Jamie was so sad. Mom consoled him on the way home by saying, “Look at all the good work we did today. The kittens and puppies will have food, and the bigger dogs will have treats.”
I was put out and angry, so I threw up twice on the back seat. But I waited until we almost got home.
Mom went out that night and got the muzzle. She says I have to wear it on walks and anytime I might be around another animal. Although I hate the muzzle, I guess Mom is right. And I’m still an only child.
Woof! Love, Maggie
Mom piled me gently into little Zeus and off we put-putted to see the Vet. We saw Dr. Ben this time at Oak Forest Animal Clinic. Mom thought I had twisted my “ankle” on the stairs last night and that is why I was limping. I wasn’t better today so she took me in early. She had talked to another Vet, Dr. Megan, on the phone last night and she had said if I wasn’t walking better to come on in. Even though I was hurting, I was still excited to ride in the car.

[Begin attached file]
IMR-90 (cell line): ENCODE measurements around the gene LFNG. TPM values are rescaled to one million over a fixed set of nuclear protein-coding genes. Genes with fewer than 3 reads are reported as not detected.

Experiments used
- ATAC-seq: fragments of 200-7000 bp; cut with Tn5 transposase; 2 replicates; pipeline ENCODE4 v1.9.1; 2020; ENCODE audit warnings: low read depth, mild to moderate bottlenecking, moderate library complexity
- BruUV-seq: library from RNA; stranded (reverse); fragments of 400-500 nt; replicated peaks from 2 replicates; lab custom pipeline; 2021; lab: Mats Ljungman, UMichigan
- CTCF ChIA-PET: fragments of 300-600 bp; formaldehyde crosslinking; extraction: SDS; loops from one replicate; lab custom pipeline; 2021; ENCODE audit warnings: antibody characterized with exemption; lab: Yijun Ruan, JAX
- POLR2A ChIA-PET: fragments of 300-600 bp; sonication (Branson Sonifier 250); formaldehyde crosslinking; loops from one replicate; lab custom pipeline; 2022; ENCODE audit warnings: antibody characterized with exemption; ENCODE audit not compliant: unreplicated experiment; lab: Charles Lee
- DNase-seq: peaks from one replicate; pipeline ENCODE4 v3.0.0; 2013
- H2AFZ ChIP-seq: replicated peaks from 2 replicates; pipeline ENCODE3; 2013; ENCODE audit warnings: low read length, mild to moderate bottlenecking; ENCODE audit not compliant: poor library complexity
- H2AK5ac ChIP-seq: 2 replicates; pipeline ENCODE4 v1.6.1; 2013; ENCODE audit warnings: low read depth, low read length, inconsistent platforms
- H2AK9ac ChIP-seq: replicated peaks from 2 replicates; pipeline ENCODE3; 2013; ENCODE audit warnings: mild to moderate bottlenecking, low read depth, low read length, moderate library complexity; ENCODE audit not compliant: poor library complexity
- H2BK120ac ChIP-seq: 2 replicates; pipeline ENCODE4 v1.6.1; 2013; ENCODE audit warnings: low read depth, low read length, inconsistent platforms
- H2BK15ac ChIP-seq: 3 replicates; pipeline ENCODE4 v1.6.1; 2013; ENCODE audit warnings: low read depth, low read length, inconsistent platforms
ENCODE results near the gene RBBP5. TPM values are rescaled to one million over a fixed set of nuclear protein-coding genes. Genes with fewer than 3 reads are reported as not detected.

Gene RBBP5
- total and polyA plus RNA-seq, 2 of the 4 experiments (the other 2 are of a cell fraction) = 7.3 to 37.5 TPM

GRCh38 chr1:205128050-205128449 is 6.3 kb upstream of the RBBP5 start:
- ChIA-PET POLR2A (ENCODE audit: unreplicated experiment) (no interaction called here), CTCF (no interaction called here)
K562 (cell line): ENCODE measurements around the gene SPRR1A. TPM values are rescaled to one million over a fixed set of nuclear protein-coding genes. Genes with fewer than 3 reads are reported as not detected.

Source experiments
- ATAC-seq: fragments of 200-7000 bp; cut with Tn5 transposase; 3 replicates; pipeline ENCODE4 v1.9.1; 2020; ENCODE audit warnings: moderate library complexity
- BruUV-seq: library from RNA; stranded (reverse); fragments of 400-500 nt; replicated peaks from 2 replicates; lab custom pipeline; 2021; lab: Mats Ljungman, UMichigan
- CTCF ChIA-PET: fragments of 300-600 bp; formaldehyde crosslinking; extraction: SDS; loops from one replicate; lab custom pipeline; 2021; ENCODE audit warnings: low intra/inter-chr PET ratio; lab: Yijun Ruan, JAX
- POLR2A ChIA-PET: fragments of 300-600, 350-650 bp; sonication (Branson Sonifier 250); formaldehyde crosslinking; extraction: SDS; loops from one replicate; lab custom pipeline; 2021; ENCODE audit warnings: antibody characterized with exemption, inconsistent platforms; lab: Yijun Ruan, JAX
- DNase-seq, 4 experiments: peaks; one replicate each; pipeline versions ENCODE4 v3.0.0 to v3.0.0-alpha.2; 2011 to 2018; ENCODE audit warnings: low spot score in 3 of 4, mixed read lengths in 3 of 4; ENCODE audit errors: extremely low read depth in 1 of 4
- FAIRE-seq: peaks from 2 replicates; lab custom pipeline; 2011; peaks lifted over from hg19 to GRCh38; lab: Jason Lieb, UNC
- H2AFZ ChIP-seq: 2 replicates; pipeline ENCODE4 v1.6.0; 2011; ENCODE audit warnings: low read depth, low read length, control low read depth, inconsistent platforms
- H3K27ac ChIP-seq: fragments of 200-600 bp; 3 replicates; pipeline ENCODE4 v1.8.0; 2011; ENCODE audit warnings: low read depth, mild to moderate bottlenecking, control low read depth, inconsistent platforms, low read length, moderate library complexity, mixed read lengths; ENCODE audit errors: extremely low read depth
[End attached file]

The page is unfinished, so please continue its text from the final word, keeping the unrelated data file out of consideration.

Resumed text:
Dr. Ben did not have me put on the big metal table. He and an assistant took me in the back where he manipulated my joints. When he came to my left shoulder, he heard a loud, “CRACK!” and I was uncomfortable (but I did not cry). He said, “Mmm-hmm” and gave me a shot in the butt.